Home EU adaptation policy KEY EU ACTIONS Climate Risk Assessment

European Climate Risk Assessment

title image

In May 2022, the Directorate-General for Climate Action of the European Commission (DG CLIMA) and the European Environment Agency (EEA) initiated the preparation of the first European Climate Risk Assessment (EUCRA).

EUCRA will provide a comprehensive assessment of current and future climate change impacts and risks on the environment and society in Europe.

The main policy objectives are:

  • to support the identification of adaptation-related policy priorities for the next European Commission;
  • to support the prioritization of adaptation-related investments for the next multi-annual financial framework of the European Union;
  • to support EU policy development in climate-sensitive sectors; and
  • to provide an EU-wide point of reference for conducting and updating national or subnational climate risk assessments.

Policy context

The EU Adaptation Strategy sets out how the European Union can adapt to the unavoidable impacts of climate change and become climate resilient by 2050. The Strategy proposes to step-up adaptation planning and risk assessments as one of the key steps towards achieving smarter, swifter and more systematic adaptation in Europe. It explicitly states under No. 14: “Building on its Overview of natural and man-made disaster risks the European Union may face, relevant research projects, its series of PESETA reports, and taking into account existing sector regulations, the Commission will draw up an EU-wide climate risk assessment.

The European Parliament resolution of 15 September 2022 also urged the Commission to draw up an EU-wide climate risk assessment and to pay special attention to the risks of droughts, forest fires and health threats.

What products will EUCRA deliver?

EUCRA will comprise the following products:

  • EUCRA report (published by EEA)
  • Executive summary
  • Complimentary products, including an interactive data viewer and technical background documents

What is the added value of EUCRA?

EUCRA seeks to complement the existing knowledge base on the assessment of climate-related hazards and risks in Europe and provide added value for policymaking in the following areas:

  • Integrating different lines of evidence, including quantitative model-based information and scientific publications in a review-type assessment of climate risks for Europe;
  • Systematic assessment of the magnitude of key climate risks currently and in the future for European sub-regions;
  • Addressing compound hazards (including non-climatic hazards), cross-border risks, cascading risks, and systemic risks to the extent possible;
  • Involving stakeholders from across the European Commission throughout the assessment process, including in the scoping, risk screening and risk evaluation phase;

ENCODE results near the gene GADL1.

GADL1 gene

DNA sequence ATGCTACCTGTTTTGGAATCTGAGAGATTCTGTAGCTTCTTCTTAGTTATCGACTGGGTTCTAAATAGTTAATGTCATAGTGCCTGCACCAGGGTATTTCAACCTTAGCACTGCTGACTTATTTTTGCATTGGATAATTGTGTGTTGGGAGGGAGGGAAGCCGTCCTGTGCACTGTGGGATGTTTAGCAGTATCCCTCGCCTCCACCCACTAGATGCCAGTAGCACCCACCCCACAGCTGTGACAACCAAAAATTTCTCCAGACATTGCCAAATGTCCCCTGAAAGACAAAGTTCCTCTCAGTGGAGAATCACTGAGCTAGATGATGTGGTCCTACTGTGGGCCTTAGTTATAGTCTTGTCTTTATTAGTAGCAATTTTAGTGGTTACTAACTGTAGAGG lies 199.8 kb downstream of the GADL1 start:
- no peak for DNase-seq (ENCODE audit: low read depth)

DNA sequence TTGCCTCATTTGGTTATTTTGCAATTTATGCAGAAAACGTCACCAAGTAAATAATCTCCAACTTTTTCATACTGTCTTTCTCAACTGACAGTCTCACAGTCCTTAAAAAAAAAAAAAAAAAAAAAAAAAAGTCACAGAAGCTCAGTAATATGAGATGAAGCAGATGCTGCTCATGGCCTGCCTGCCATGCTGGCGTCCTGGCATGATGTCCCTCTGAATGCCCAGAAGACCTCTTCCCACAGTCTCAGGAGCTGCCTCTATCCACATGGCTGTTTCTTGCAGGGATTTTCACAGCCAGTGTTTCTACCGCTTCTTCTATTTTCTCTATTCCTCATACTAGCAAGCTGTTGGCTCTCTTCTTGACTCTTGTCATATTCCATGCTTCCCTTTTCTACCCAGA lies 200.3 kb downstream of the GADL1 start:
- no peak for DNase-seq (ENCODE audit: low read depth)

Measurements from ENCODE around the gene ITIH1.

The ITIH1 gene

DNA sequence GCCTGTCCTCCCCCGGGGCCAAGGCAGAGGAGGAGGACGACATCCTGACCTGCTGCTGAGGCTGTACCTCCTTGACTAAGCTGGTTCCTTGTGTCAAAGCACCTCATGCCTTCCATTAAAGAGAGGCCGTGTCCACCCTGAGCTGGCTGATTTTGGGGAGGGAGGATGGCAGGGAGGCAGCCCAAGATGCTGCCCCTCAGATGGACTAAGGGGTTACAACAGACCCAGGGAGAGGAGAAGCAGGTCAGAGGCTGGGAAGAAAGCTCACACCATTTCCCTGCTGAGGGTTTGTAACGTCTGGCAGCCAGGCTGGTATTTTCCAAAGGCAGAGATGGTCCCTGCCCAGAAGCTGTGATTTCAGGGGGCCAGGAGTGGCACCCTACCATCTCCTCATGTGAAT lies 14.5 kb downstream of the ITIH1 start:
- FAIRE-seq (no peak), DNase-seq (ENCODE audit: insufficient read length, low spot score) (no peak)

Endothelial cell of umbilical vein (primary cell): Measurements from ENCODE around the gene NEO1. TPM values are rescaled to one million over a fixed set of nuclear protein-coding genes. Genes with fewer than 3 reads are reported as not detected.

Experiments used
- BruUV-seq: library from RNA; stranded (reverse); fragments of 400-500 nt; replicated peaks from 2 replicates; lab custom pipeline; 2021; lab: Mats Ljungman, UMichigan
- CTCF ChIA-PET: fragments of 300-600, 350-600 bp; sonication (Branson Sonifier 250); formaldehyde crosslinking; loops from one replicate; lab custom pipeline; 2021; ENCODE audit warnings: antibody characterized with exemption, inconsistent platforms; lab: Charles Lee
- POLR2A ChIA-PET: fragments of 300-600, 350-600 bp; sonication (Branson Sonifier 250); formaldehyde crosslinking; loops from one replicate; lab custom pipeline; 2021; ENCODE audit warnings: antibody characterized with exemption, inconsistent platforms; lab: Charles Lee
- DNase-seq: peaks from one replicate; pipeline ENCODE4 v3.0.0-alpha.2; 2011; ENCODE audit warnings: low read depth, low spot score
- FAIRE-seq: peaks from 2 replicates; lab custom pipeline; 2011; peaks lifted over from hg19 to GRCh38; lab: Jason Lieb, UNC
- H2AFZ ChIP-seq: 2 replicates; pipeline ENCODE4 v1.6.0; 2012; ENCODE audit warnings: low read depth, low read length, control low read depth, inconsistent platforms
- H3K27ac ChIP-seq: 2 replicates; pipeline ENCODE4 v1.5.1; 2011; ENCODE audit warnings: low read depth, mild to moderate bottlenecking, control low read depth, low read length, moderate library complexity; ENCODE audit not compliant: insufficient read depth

• Assessing the European policy context, risk ownership, and urgency for action for each key risk, in cooperation with European stakeholders; and
  • Providing complementary interactive tools for accessing further information on climate hazards and risks at a higher spatial resolution.

What is the timeframe?

The publication of the first EUCRA is scheduled for spring 2024. 

What is the general approach and methodology?  

Due to an ambitious timeframe, the first EUCRA will be a fast-tracked and expert-driven assessment primarily based on a review and synthesis of existing data and knowledge from various sources. The first EUCRA will focus specifically on risks linked to agreed EU policy targets and risks not well covered in current European or national climate risk assessments.

EUCRA will apply the climate risk concept of the Intergovernmental Panel on Climate Change (IPCC) Sixth Assessment Report and follow the risk assessment guidelines of ISO 31000 and ISO 14091.


Source: UNDRR (adapted)


Who is involved?

DG CLIMA and EEA jointly lead the preparation of EUCRA. 

The implementing partners are:

EUCRA also involves a large number of external experts, policymakers and other stakeholders during all phases of the project, including: 

  • An Expert Advisory Group
  • A Working Group of the European Commission
  • Eionet Group on Climate Change Impacts, Vulnerability and Adaptation

Which data and knowledge sources will be used?

EUCRA will build on available data and knowledge from previous assessments of climate-related hazards and risks in Europe and at the global level and coordinate with ongoing European assessments to ensure the complementarity of results.

Key sources of data and knowledge include:

Where does the funding come from?

DG CLIMA is providing funding for EUCRA through a service-level agreement with EEA. In addition, in-kind contributions are provided by other contributing organisations, including EEA, JRC and C3S.